This was a public lecture given by Sir Neil Cossons as public of the Symposium celebrating the 150th Anniversary of the Dunedin Gasworks.  It was well attended by a well-heeled audience.  Very respectable.

On the 23rd of May 2007 the world population shifted to a percentage where the majority of humanity lives in cities.  It was a Wednesday.

We were told about Liverpool in decline after its industrial age.  A society’s industrial age can last four to five generations.  Just long enough to think that it will last forever.  Economies move away.  It comes as a shock.  They thought that they could build cathedrals.  Last absolution before the motorway!  Confession: 6 items or less!  Liverpool, one of my ancestral homelands, has discovered its heritage coolness.  It’s fragile, but it has an opportunity to recover itself.

I’m happy to hear that in the heritage industry archiving is crucial.  There is an oral record to be preserved.

We were told about the Cornish Mining World Heritage Site.  This covers ten locations across Cornwall.  It could be bigger than that.  Where there’s a hole there’s a Cornishman down it.  Did somebody tell Poldark?  There are distinctive Cornish mining buildings across Spain, South Africa, Australia and New Zealand.  This world heritage site could prove to have a  global vision and people are talking, everywhere where Cornish miners created community, kept the faith, and buried their dead.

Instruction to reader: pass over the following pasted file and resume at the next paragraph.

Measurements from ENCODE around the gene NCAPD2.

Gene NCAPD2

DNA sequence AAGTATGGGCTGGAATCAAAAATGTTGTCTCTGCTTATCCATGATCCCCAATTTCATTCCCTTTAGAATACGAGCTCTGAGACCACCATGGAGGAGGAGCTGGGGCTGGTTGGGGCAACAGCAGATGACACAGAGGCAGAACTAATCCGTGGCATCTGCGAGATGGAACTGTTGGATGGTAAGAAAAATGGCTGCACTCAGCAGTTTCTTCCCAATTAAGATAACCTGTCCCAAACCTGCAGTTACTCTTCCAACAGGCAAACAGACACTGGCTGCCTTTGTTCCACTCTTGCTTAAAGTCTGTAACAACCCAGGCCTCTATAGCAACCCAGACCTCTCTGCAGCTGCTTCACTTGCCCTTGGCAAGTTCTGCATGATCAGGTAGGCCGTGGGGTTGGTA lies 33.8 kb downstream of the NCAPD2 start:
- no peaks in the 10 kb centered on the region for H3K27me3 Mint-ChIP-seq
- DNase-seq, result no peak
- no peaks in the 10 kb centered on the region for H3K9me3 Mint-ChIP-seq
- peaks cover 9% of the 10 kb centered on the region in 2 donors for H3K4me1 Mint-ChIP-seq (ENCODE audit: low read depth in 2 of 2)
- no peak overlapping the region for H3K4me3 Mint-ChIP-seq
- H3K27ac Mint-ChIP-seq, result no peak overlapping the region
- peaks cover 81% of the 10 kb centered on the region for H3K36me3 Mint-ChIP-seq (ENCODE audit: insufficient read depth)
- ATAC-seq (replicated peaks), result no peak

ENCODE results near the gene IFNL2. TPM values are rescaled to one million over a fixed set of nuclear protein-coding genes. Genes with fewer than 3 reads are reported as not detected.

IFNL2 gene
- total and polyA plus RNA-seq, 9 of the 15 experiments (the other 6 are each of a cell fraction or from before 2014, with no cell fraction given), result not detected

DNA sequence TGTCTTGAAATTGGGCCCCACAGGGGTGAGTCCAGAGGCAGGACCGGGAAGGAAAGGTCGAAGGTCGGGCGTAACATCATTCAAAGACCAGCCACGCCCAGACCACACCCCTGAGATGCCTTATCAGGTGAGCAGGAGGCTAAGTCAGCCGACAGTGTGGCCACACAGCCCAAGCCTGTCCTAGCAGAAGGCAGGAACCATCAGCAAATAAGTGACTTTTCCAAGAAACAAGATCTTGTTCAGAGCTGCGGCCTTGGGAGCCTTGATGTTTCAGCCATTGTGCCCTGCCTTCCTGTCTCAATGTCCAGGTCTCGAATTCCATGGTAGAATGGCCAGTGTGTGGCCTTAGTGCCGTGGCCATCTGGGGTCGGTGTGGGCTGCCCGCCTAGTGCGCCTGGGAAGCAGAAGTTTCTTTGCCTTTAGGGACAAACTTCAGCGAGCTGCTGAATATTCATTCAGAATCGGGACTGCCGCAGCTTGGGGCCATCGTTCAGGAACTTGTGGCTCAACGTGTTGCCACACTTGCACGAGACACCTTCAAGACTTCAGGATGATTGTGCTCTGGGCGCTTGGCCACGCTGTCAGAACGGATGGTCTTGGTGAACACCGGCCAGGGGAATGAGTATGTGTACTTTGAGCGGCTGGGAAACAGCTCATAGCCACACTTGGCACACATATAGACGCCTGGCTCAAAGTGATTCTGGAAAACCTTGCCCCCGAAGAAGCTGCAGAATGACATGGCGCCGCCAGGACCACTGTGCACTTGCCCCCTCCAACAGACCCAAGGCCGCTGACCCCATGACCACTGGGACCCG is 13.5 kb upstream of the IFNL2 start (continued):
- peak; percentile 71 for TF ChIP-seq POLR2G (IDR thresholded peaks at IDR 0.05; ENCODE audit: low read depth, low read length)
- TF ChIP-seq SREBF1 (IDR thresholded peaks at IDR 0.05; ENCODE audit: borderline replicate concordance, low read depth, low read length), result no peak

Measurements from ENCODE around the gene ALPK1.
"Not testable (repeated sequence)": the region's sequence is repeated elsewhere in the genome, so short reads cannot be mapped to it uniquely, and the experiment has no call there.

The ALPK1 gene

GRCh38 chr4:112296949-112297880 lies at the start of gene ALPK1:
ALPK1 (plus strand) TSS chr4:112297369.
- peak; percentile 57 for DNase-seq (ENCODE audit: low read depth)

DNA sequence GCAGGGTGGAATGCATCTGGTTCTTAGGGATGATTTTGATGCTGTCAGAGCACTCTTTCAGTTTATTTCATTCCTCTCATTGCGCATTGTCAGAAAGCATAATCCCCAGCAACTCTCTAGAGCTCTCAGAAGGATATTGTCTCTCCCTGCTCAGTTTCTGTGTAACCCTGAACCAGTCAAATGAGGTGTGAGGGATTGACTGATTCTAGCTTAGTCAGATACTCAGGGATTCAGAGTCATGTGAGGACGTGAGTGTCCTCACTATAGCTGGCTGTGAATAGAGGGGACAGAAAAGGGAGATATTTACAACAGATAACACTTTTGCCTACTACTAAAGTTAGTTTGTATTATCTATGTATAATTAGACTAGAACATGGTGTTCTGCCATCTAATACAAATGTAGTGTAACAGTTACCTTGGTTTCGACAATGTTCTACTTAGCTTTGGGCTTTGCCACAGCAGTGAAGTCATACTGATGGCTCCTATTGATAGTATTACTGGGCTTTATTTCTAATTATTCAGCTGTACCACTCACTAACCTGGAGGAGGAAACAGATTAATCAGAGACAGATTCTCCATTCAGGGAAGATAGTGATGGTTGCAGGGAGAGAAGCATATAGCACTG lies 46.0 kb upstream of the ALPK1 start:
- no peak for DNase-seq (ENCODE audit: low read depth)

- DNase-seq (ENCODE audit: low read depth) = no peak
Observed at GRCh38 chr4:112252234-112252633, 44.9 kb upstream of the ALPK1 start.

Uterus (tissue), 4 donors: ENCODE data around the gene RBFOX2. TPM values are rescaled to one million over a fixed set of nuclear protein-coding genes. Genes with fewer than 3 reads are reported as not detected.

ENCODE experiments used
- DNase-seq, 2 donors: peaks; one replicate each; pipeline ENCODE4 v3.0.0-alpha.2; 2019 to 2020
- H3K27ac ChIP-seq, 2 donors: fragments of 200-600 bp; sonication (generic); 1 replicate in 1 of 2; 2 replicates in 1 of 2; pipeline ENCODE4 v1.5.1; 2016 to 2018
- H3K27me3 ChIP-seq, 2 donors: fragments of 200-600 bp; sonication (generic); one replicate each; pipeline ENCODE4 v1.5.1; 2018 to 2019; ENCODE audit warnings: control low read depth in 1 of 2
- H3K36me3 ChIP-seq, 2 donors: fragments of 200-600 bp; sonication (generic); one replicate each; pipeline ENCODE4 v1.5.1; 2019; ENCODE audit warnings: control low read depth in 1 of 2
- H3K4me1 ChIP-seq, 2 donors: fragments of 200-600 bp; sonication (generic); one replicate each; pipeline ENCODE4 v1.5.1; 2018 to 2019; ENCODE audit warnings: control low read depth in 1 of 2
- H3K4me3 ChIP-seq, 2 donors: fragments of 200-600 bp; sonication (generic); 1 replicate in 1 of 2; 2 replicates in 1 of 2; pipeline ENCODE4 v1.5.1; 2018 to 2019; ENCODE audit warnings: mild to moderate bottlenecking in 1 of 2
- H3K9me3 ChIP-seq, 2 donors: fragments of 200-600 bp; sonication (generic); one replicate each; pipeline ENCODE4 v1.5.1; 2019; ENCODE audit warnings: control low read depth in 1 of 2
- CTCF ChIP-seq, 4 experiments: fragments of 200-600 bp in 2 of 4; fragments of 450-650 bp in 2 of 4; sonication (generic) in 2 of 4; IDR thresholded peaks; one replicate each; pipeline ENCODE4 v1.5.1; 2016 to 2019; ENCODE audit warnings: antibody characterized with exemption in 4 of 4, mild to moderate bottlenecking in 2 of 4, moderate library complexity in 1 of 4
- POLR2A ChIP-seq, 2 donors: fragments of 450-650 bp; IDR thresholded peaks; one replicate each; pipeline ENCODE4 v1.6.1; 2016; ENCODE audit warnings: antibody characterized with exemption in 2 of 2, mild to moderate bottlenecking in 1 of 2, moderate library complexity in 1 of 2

Then there are the places where people want to keep the look of their communities because they have an affection for the way it was.  Heritage teaches people to take the protest into their own hands and preserve living cohesive communities.  The alternative is development.

As our drinking patterns change pubs in Britain are closing down in hundreds per month.  Access to alcohol makes it easy to enjoy a few drinks together at home.

When St Pancras Station was renovated recently they had copies of William Barlow’s original plans to compare on site.  I did say that archives are important!  The vision was ambitious.  I considered what they had done alongside the renovations of Knox College.  Even though that was praised as successful I wonder if they showed the same vision.

Dunedin is in a good position to push ahead as a city with a living community heritage.  There are people interested to build, and to rebuild.  The restoration of several old banking buildings has shown this vision.  There needs to be recognition of the small end of the scale as well.  Innercity density will increase.  There are buildings that can be opened up for clothing and fashion, information technology and small scale manufacturing.

Looking around I think I saw a lot people interested in arts, heritage and architecture in Dunedin.  I don’t think I saw any of the local body election candidates in the audience.  Shame.  If they had been there they could have got something to think about.  And maybe a couple of extra votes.